Recently I have stumbled across a phrase

mankind has got to know his limitations

but could not really understand it. I'm confused by "has got to know" and how I should distinguish some words here. As far as I understand this phrase can be either Present Perfect and mean roughly the same that

got to know

does or using modal verb have got to that can be replaced by "must" and the whole phrase would mean

must know

Am I right and this phrase actually has two meanings or I messed up something and it has only one (which one)?

By the way, in general case should I use "his" or "its" toward "mankind"?

  • 2
    There are three meanings I can think of. "must (already) know", like you mentioned; "eager to know" (as in "I've got to know how you made these cookies so delicious!"), and "imperative that they learn" (like in your example, or "she's got to know it's not okay to bite people or she'll never make any friends")
    – Anthony
    Apr 13, 2018 at 21:19
  • Please include the research you’ve done. Questions that can be answered using commonly-available references are off-topic. Apr 13, 2018 at 22:46
  • Interestingly, I wouldn't hear that sentence as either of the two meanings you mentioned unless accompanied by some additional context that casts out my default meaning. I would use gotten for got as past participle, as mentioned in John Lawler's answer, and I would use learn, not know in the second. The bare meaning of your sentence to me is got to meaning must and acting modally to add doubt to the statement. How much doubt is indicated by other context. It communicates the opinion that mankind does not currently know its limitation.
    – Phil Sweet
    Apr 14, 2018 at 1:02
  • Incidentally, if this is from Megadeth, Clint Eastwood said it first (and differently) in Magnum Force, 1973. He said, "A man's got to know..." youtu.be/_VrFV5r8cs0
    – Chuckk Hubbard
    Apr 14, 2018 at 15:37
  • @ChuckkHubbard Yes, this is from Megadeth. Ironically, as regards Clint Eastwood, I came across this video accidentally right before asking this question
    – Oleksandr Zymohliad
    Apr 14, 2018 at 18:13

4 Answers 4


The sentence

  • Humans have got to know their limitations.
    (Let's get away from mankind and his, OK? They're just distractions)

does have several senses, but they wouldn't all be pronounced the same, nor in the same place.

Have got to know is already ambiguous in British and American usage. In this particular case, the sense of 'have come to know' that many UK speakers and others will get is unavailable to American speakers. For that sense, Americans would say

  • Humans have gotten to know their limitations.

instead of using got, because this is an inchoative 'change of state; come to be' usage of Perfect get, and the American past participle of that verb is gotten, not got, as it is elsewhere.

The other two senses of have got to know are the two modal senses that virtually every modal has, in this case the periphrastic modal have got to, often pronounced 'gotta', which does mean must:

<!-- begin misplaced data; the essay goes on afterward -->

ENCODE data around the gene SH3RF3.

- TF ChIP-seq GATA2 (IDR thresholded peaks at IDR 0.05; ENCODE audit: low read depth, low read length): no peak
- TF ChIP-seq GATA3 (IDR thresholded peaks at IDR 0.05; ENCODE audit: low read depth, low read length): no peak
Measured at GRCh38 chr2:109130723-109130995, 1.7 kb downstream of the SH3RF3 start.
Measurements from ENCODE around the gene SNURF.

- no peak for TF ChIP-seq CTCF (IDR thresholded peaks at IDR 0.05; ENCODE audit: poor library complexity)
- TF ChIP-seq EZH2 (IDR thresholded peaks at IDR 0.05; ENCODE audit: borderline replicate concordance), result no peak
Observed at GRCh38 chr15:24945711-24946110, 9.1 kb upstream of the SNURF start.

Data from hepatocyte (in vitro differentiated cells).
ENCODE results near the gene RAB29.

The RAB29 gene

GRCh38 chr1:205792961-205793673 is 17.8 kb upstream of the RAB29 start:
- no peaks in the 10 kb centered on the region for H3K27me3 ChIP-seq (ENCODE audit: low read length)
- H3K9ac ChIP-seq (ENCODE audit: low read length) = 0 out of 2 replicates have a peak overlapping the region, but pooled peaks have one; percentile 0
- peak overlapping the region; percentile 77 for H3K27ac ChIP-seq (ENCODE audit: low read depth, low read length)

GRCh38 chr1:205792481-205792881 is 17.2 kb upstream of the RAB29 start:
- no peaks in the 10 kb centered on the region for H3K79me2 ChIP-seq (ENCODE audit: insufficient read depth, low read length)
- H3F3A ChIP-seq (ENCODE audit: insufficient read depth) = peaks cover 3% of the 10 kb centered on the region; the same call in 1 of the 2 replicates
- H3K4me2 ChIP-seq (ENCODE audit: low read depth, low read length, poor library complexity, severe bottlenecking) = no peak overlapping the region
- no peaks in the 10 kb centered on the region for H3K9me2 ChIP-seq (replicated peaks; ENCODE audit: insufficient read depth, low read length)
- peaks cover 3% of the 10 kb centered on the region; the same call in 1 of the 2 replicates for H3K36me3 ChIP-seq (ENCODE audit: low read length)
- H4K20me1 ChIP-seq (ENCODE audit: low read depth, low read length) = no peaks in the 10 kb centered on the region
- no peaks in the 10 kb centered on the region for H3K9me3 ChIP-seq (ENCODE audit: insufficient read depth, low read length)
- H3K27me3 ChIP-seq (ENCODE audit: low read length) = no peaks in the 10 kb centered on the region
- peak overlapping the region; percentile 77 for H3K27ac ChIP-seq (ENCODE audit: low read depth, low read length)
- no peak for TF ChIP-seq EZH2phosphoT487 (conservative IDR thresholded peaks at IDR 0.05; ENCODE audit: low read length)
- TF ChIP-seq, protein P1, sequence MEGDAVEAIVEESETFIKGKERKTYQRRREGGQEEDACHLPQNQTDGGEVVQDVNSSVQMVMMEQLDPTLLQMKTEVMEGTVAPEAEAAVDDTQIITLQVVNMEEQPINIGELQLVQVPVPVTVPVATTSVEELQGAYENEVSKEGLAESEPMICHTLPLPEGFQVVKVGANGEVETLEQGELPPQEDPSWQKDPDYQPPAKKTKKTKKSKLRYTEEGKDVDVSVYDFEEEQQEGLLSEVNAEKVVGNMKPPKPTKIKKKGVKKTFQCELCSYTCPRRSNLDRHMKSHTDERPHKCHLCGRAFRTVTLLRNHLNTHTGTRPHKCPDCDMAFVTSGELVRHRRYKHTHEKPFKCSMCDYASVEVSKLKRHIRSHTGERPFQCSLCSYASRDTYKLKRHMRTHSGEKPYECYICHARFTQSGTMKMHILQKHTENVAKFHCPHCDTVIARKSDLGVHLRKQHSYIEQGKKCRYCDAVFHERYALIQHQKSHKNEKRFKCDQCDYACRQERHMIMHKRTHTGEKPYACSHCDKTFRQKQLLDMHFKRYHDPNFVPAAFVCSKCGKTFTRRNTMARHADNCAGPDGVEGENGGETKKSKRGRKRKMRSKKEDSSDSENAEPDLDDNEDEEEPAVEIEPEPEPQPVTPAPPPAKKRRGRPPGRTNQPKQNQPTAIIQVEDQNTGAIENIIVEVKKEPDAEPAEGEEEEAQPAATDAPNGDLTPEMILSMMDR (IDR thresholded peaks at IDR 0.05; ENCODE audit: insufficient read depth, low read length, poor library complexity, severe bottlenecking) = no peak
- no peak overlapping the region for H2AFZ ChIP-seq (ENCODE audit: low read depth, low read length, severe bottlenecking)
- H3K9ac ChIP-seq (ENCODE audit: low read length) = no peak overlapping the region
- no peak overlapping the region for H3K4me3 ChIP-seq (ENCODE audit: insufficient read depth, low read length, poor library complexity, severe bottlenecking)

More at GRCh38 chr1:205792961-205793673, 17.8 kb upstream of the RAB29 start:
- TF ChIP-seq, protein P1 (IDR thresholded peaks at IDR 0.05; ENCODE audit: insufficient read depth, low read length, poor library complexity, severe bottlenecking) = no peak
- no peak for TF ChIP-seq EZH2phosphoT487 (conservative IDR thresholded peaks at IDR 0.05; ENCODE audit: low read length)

1. The Epistemic (logical necessity) sense, as in
    This has to be/has got to be/must be the place he was talking about,
    He has to be/has got to be/must know that this place is a dump.
  2. The Deontic (social obligation) sense, as in
    You have to be/have got to be/must be back home by midnight,
    He has to be/has got to be/must know all the verb paradigms to pass the test.
  • I was unaware that "have gotten to" was just American English rather than all English. I didn't think the wording was ambiguous at all before reading this. Apr 13, 2018 at 20:08

Yes, "got to know" has two distinct meanings.

One is the past of "get to know", in the sense of becoming more familiar with.

I have got to know more about StackExchange over the years I have been using it.

Second is the meaning that it is imperative that the subject know something

I have got to know more about how StackExchange works, or else the moderators will ban me.

It's not clear without context which your sentence means.


In regard to your inquiry about "mankind" following is the definition: Definition of mankind:

1 \ˈman-ˈkīnd, -ˌkīnd\ : the human race : the totality of human beings

2 -ˌkīnd\ : men especially as distinguished from women (https://www.merriam-webster.com/dictionary/mankind) As such, unless the overall context pertains to masculinity-only, then using "his" is incorrect. Addendum: Both of my collegiate composition professors were adamant about how the word "got" is completely unnecessary and should be avoided.


Hopefully you are fine!

1: "Have got to do sth" is a standard structure which is used when you want to say that something is necessary or must happen. *

So, here, only the second choice "must/should know" is meant.

2: "Mankind" and "Man" are used to refer to humankind as a whole without reference to sex.** So, the supposed pronoun for it is "it". But, normally it is personified just like "love" is personified as feminine. (Although, this usage is considered sexist.)

You must log in to answer this question.